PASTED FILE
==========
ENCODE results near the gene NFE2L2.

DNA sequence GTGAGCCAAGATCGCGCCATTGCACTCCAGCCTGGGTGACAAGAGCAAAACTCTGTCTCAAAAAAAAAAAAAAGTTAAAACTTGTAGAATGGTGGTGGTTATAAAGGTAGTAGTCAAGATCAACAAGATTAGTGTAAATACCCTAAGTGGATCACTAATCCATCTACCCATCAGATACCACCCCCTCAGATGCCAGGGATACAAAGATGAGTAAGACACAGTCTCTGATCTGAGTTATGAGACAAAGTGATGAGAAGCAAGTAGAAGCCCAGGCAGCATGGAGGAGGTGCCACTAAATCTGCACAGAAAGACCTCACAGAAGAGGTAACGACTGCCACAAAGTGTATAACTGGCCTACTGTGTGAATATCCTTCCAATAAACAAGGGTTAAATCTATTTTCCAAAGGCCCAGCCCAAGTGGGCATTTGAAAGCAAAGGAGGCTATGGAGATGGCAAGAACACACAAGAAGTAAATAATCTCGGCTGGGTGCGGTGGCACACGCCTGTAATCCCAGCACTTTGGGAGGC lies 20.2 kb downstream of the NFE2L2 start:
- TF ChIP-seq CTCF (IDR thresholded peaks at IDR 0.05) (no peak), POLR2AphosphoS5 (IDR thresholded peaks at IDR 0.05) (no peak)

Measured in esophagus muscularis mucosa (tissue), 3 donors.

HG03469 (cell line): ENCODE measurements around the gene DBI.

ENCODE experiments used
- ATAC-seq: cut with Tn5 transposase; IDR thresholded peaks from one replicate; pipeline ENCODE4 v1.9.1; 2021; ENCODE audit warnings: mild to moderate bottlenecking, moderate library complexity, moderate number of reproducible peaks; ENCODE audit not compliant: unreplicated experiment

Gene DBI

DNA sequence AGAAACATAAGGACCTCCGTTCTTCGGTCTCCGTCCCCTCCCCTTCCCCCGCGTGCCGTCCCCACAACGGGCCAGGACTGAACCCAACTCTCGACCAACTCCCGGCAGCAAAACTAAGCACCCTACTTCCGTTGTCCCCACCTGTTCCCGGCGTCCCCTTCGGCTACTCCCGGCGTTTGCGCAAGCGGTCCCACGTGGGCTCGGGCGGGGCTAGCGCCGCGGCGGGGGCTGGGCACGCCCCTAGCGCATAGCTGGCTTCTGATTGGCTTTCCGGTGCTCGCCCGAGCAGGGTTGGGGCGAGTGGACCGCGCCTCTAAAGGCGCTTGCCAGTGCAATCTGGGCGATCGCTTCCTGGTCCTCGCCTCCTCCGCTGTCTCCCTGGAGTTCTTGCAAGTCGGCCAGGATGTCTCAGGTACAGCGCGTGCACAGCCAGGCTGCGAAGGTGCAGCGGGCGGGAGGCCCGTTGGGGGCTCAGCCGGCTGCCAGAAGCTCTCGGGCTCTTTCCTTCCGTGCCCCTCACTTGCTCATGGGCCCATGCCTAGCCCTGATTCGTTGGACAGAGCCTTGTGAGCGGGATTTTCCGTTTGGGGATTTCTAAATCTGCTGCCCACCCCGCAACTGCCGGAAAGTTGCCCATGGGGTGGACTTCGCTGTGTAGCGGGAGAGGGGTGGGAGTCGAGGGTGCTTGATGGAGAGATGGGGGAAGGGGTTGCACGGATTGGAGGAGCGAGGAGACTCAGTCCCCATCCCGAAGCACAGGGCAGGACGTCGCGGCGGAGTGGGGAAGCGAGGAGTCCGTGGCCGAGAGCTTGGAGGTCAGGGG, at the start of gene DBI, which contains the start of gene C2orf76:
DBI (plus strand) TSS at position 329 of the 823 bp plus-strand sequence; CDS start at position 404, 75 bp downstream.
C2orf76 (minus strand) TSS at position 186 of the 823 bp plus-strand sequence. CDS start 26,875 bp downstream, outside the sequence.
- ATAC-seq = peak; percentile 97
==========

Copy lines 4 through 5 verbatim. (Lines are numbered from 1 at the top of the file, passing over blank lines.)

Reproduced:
Measured in esophagus muscularis mucosa (tissue), 3 donors.

HG03469 (cell line): ENCODE measurements around the gene DBI.